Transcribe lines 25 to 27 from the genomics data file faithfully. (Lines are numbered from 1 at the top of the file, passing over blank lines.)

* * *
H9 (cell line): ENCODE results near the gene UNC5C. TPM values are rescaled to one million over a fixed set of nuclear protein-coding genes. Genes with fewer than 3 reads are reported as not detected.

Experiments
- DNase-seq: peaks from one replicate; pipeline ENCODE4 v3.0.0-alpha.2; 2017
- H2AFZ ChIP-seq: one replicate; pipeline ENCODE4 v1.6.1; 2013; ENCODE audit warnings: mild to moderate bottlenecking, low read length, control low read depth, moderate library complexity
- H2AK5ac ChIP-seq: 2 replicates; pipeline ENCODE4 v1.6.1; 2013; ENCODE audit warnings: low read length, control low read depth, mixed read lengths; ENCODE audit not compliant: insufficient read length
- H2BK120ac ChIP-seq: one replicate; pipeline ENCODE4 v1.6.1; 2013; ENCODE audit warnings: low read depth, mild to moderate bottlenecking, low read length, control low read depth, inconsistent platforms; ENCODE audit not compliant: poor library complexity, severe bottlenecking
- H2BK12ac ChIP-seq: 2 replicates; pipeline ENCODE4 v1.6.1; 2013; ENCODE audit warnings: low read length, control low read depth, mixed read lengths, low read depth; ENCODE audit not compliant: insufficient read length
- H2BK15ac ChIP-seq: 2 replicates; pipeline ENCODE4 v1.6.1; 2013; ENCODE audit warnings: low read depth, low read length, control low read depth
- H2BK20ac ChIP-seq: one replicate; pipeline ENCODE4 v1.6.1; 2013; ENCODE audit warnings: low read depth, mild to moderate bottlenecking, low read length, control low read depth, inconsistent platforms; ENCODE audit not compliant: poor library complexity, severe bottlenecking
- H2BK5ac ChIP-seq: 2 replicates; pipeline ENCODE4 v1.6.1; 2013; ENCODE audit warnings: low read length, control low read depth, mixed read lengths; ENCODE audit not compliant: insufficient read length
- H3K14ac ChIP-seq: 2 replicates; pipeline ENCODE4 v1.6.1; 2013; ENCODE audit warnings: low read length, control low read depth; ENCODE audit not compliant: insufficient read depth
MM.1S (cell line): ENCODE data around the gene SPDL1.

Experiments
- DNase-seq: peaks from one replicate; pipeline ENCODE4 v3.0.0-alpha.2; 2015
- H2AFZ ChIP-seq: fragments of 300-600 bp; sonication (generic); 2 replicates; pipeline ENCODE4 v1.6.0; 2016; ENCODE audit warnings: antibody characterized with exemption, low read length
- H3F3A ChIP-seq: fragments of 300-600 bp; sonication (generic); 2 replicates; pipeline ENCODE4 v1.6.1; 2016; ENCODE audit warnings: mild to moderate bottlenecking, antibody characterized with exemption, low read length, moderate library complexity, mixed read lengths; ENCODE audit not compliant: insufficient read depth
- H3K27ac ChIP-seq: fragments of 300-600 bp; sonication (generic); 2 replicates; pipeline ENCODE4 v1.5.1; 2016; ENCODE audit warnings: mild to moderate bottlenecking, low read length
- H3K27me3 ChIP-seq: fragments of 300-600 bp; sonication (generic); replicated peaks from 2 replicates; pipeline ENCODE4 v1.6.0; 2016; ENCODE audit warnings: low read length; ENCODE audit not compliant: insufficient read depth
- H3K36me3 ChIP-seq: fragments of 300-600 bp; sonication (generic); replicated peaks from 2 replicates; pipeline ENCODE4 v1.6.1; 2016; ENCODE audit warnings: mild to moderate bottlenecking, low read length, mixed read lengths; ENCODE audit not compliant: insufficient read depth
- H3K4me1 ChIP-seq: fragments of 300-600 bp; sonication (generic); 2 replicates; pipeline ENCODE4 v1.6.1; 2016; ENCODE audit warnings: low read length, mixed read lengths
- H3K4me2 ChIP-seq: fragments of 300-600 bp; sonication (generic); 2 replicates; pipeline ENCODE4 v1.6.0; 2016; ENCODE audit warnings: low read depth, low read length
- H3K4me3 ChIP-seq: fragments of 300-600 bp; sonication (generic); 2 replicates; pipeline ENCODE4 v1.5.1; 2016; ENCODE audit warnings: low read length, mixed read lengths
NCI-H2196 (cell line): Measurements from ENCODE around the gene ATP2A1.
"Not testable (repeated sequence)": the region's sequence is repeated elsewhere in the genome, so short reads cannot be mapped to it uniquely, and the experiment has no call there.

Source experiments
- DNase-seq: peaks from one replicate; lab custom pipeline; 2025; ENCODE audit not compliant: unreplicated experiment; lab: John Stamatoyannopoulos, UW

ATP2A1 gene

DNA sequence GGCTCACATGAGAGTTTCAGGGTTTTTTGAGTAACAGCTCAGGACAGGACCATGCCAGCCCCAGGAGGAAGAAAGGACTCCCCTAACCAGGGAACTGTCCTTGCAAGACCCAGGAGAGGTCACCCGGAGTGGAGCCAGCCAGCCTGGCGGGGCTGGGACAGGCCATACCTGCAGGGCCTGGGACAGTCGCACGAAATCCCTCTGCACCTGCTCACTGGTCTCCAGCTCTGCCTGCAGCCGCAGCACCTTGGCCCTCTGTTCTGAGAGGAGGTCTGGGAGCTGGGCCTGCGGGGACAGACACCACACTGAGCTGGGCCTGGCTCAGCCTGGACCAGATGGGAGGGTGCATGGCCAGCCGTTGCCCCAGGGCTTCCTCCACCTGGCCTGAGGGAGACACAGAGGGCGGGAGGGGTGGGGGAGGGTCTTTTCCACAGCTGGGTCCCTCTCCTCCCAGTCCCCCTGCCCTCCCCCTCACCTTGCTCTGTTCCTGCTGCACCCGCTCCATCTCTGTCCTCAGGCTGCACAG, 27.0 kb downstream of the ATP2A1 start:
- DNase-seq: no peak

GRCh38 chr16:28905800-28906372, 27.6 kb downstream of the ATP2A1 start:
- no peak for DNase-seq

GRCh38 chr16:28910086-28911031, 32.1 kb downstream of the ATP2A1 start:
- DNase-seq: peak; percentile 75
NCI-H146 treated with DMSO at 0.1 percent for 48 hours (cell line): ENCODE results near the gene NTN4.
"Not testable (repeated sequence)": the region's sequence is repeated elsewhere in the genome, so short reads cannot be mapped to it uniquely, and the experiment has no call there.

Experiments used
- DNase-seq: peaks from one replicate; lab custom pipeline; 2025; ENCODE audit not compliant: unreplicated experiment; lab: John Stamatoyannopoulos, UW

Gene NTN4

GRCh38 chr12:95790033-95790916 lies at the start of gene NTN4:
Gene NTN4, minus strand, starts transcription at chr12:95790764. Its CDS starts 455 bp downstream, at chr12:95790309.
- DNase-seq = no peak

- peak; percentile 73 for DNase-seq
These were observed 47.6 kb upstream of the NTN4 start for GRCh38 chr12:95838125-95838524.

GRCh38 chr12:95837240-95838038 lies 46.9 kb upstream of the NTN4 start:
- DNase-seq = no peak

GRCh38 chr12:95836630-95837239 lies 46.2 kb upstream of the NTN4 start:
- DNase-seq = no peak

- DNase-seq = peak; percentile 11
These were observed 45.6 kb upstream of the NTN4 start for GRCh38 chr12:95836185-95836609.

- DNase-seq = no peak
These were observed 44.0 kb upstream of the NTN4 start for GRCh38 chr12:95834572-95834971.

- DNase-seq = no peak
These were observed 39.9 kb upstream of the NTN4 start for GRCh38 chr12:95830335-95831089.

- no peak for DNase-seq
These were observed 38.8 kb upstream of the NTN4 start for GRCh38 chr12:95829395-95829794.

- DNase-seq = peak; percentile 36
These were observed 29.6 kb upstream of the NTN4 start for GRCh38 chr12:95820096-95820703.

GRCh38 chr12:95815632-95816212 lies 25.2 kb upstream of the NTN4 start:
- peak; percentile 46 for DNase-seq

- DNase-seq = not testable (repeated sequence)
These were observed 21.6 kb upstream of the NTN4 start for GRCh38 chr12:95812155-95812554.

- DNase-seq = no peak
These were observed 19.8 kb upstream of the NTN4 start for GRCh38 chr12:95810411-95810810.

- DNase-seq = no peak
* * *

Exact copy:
Source experiments
- DNase-seq: peaks from one replicate; lab custom pipeline; 2025; ENCODE audit not compliant: unreplicated experiment; lab: John Stamatoyannopoulos, UW

ATP2A1 gene